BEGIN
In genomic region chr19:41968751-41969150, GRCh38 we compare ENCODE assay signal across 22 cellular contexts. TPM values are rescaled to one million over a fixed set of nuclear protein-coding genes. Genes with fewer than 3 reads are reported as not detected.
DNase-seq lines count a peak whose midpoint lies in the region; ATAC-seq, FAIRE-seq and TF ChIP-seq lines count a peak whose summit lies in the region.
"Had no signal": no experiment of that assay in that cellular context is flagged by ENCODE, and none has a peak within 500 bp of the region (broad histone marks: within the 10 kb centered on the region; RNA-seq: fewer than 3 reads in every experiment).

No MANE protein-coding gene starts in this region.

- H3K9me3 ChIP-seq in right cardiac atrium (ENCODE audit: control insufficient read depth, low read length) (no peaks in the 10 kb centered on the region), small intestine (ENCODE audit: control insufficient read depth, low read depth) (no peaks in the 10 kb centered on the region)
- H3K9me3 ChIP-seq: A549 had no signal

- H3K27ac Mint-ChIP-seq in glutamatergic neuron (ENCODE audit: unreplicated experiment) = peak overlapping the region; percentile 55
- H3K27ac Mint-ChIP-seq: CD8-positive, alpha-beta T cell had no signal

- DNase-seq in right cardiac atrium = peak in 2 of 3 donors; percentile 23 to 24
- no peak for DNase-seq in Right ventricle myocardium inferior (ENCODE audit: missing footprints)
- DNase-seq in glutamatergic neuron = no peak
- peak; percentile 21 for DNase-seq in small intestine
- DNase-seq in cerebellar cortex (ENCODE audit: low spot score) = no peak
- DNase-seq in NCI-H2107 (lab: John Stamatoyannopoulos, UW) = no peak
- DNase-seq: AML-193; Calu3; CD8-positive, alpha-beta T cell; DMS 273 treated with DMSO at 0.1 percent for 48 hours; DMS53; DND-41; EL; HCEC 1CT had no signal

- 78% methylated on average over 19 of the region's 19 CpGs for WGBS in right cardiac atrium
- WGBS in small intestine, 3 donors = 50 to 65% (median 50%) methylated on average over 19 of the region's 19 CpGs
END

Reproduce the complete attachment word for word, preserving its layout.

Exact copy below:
In genomic region chr19:41968751-41969150, GRCh38 we compare ENCODE assay signal across 22 cellular contexts. TPM values are rescaled to one million over a fixed set of nuclear protein-coding genes. Genes with fewer than 3 reads are reported as not detected.
DNase-seq lines count a peak whose midpoint lies in the region; ATAC-seq, FAIRE-seq and TF ChIP-seq lines count a peak whose summit lies in the region.
"Had no signal": no experiment of that assay in that cellular context is flagged by ENCODE, and none has a peak within 500 bp of the region (broad histone marks: within the 10 kb centered on the region; RNA-seq: fewer than 3 reads in every experiment).

No MANE protein-coding gene starts in this region.

- H3K9me3 ChIP-seq in right cardiac atrium (ENCODE audit: control insufficient read depth, low read length) (no peaks in the 10 kb centered on the region), small intestine (ENCODE audit: control insufficient read depth, low read depth) (no peaks in the 10 kb centered on the region)
- H3K9me3 ChIP-seq: A549 had no signal

- H3K27ac Mint-ChIP-seq in glutamatergic neuron (ENCODE audit: unreplicated experiment) = peak overlapping the region; percentile 55
- H3K27ac Mint-ChIP-seq: CD8-positive, alpha-beta T cell had no signal

- DNase-seq in right cardiac atrium = peak in 2 of 3 donors; percentile 23 to 24
- no peak for DNase-seq in Right ventricle myocardium inferior (ENCODE audit: missing footprints)
- DNase-seq in glutamatergic neuron = no peak
- peak; percentile 21 for DNase-seq in small intestine
- DNase-seq in cerebellar cortex (ENCODE audit: low spot score) = no peak
- DNase-seq in NCI-H2107 (lab: John Stamatoyannopoulos, UW) = no peak
- DNase-seq: AML-193; Calu3; CD8-positive, alpha-beta T cell; DMS 273 treated with DMSO at 0.1 percent for 48 hours; DMS53; DND-41; EL; HCEC 1CT had no signal

- 78% methylated on average over 19 of the region's 19 CpGs for WGBS in right cardiac atrium
- WGBS in small intestine, 3 donors = 50 to 65% (median 50%) methylated on average over 19 of the region's 19 CpGs